The Festival of Chanukah and menorah parade brings light to the region
The lights illuminated the entire stretch of the Homestead Grays Bridge in Homestead.
They were 125 strong—cars, vans, SUVs—with a menorah attached to the top of the vehicles, headed from Squirrel Hill to the Waterfront in Homestead.
The menorah parade Tuesday marked the illumination of the Jewish festival of lights. Five weeks after the mass shooting at Tree of Life Congregation, organizers said the event was needed to further unite Pittsburgh.
The annual Festival of Chanukah represents a time of hope, said Rabbi Elchonon Friedman of Bnai Emmunoh Chabad in Greenfield, organizer of the festival.
“Our entire region was hurt in the worst possible way,” Friedman said, referring to the Tree of Life attack in October. In addition to the traditional program, 11 candles were lit in memory of the victims.
“This is a night to celebrate, and it’s exciting,” Friedman said as he watched hundreds of people —including many teenagers — enjoying themselves and listening to music from rapper Nissim Black.
Born and raised in Seattle, Black is an American rapper and producer who originally performed under the name D. Black. He retired in 2010 to focus on his conversion to Orthodox Judaism and returned in 2012 under his Hebrew name, Nissim, to begin writing from a more positive standpoint.
The festival featured a menorah parade, live music, ethic foods, children’s activities and, of course, a grand menorah lighting. Lights at this time of year are very important because of the early evening darkness of late fall and early winter, Friedman said. Taking the menorah outside and putting it on parade represents freedom in America to bring the light out to the streets and in public spaces.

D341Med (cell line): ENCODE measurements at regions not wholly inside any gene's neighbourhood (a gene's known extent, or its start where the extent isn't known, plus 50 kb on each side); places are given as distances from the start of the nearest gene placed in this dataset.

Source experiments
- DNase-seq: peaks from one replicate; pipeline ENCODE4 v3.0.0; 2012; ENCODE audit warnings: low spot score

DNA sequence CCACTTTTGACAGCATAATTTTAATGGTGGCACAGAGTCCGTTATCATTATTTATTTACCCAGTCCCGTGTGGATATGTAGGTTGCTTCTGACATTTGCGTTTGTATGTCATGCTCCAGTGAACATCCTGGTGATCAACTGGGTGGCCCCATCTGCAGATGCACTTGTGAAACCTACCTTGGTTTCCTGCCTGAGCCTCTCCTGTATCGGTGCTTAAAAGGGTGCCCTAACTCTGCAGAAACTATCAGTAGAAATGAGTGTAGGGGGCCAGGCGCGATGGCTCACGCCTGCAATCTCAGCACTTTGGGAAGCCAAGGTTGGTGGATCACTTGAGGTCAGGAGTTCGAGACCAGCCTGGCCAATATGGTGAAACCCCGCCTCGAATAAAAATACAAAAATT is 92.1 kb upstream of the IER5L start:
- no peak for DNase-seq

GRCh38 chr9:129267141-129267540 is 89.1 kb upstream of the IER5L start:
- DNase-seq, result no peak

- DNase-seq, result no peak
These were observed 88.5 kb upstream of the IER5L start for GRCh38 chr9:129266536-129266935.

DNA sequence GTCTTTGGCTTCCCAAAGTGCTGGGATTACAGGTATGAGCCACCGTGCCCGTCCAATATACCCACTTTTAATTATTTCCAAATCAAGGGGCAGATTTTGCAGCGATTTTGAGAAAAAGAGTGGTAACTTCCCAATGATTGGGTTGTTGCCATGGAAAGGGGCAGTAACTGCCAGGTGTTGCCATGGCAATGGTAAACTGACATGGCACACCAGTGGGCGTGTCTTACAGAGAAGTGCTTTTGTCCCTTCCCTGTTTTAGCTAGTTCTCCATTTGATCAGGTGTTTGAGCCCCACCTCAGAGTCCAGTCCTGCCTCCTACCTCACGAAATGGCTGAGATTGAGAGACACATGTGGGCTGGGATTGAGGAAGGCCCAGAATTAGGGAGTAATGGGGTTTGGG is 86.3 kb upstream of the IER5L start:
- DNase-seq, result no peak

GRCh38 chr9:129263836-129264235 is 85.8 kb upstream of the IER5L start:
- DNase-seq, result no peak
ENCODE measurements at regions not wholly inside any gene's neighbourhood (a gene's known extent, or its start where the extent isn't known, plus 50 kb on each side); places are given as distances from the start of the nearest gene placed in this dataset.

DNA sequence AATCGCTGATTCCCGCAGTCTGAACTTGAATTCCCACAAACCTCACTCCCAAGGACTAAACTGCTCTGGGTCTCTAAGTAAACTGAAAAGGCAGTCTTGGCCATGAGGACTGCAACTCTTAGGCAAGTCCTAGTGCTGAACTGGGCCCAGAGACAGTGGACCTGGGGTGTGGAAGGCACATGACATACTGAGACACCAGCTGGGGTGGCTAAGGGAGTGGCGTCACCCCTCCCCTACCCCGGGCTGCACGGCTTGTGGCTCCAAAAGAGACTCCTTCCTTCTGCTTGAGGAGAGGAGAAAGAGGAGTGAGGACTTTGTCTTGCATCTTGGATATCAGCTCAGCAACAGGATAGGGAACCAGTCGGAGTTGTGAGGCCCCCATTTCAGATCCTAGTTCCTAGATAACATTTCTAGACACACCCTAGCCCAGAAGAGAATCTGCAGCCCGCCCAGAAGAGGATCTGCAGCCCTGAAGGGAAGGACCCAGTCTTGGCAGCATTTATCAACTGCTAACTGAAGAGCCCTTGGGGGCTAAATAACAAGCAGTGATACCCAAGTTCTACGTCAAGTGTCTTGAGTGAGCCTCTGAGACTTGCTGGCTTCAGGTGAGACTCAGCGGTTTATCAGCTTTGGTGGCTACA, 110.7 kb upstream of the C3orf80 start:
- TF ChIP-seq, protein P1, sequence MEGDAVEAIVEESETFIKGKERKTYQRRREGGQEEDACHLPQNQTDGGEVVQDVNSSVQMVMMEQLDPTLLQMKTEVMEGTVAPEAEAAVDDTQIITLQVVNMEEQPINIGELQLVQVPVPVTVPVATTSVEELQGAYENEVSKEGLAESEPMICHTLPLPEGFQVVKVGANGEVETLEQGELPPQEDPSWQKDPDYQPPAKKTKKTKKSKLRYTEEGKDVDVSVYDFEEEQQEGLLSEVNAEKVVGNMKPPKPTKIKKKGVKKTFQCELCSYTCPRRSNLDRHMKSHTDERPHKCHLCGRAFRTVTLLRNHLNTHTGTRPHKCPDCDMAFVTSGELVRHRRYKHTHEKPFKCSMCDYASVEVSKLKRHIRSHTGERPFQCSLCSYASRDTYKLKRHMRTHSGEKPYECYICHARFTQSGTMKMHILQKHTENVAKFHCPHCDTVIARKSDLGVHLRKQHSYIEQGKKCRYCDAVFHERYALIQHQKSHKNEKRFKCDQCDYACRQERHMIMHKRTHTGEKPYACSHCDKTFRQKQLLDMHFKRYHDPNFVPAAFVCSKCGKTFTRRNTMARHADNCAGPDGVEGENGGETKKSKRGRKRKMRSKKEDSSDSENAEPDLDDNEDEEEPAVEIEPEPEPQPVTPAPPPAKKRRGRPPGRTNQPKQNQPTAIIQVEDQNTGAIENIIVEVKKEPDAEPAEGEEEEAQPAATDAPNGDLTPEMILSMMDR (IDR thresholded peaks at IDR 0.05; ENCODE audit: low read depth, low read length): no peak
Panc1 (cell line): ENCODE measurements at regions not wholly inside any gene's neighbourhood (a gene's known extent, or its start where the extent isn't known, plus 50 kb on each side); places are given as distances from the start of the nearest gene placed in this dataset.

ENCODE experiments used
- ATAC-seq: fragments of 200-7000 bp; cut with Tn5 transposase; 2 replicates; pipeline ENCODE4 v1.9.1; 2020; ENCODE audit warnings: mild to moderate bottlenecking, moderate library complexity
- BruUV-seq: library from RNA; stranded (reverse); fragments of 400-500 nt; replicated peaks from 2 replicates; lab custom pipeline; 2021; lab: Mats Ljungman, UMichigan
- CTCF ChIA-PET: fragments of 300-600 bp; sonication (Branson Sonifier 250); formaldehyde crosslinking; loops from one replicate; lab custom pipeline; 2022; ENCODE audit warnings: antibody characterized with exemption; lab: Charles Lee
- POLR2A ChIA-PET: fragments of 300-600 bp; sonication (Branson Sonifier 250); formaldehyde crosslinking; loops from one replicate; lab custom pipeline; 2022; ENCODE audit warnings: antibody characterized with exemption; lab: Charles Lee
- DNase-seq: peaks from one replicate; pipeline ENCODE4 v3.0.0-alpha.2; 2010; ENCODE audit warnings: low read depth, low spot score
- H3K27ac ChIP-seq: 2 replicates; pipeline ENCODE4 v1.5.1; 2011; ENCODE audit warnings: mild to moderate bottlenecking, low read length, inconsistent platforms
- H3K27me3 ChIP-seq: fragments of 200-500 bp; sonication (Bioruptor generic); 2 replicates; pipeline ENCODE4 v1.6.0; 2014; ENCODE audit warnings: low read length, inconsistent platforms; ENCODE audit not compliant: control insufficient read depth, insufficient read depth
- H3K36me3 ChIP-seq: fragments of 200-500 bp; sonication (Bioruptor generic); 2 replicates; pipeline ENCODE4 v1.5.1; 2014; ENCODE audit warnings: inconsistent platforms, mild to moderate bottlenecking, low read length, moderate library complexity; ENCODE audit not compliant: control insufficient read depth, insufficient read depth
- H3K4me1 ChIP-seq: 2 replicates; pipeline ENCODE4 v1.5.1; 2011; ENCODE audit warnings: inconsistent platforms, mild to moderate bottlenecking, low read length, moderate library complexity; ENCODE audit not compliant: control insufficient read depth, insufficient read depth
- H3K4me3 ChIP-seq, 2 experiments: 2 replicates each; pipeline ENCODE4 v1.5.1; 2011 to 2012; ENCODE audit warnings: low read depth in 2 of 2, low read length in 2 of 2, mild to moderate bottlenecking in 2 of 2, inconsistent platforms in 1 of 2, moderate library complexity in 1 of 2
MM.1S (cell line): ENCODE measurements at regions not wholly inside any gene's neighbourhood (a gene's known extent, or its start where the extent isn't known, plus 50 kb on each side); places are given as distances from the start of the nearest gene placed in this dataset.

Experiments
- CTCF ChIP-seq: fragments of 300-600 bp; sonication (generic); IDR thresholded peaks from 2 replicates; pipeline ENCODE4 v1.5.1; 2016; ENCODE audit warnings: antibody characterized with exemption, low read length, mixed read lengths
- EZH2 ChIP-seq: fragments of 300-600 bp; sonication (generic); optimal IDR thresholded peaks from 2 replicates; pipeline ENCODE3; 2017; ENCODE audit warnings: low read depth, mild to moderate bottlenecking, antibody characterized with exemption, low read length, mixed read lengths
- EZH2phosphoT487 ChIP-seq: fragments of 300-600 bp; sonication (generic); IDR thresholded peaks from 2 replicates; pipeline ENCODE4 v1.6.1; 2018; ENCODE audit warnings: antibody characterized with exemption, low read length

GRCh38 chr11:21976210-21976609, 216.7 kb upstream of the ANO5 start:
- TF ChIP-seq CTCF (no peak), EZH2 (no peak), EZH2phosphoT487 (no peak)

Friedman scheduled extra security for the evening’s events.
The festival and parade was co-sponsored by the three Jewish day schools: Yeshiva Schools, Hillel Academy and Community Day Schools, as well as the Friendship Circle, Shalom Pittsburgh, Squirrel Hill Food Pantry and the Chabad centers of the greater Pittsburgh area. Friedman’s congregation and Chabad of Western Pennsylvania partnered with the Waterfront Shopping Center and the Jewish Federation of Pittsburgh to celebrate this event.
“This year’s festival is more meaningful,” Friedman said. “Joy after sadness is so much deeper. There is more soul to it. The kids you see here have lived through the sadness and the funerals and the grief. I am happy to see them out on the streets. Judaism will continue to thrive in Pittsburgh.”
JoAnne Harrop is a Tribune-Review staff writer. You can contact JoAnne at 724-853-5062 or [email protected] or via Twitter @Jharrop_Trib.